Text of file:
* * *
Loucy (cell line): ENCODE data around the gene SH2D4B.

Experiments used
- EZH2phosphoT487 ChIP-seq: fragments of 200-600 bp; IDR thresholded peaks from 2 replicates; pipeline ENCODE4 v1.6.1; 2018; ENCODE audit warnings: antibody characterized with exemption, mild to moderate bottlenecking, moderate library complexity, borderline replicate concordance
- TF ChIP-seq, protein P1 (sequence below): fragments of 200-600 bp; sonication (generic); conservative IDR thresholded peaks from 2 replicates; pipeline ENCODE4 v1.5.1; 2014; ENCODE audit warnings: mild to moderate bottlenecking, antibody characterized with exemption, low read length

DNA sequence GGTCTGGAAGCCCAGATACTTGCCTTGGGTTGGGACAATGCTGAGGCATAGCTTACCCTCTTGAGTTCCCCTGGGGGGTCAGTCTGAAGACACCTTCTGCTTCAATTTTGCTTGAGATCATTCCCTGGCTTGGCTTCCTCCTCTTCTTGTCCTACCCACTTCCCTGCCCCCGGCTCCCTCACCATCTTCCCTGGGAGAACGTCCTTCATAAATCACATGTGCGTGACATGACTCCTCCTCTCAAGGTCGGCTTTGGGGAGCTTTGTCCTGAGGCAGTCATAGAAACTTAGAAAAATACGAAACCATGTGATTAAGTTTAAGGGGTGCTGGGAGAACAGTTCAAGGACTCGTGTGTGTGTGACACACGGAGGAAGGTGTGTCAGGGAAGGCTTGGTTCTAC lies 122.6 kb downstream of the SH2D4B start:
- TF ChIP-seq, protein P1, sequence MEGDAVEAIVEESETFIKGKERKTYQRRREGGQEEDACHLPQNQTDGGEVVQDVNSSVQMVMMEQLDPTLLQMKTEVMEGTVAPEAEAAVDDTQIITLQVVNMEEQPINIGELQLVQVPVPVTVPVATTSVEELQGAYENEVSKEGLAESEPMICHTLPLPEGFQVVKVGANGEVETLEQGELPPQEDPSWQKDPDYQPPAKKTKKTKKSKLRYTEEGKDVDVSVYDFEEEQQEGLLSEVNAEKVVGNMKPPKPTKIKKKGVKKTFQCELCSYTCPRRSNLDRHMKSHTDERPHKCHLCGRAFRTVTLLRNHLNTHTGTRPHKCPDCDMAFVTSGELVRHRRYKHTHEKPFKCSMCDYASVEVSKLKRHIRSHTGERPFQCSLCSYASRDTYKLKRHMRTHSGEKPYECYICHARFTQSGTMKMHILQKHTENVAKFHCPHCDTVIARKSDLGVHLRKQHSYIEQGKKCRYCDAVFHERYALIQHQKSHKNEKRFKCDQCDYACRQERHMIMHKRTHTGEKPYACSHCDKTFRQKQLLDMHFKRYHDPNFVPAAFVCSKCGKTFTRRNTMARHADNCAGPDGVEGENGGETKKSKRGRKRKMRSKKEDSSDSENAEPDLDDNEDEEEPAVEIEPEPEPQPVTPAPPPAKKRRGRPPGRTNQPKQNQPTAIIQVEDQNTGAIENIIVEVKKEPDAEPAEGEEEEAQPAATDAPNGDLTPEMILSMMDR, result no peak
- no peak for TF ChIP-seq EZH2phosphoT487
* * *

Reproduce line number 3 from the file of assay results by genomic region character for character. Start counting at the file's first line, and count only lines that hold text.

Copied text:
- EZH2phosphoT487 ChIP-seq: fragments of 200-600 bp; IDR thresholded peaks from 2 replicates; pipeline ENCODE4 v1.6.1; 2018; ENCODE audit warnings: antibody characterized with exemption, mild to moderate bottlenecking, moderate library complexity, borderline replicate concordance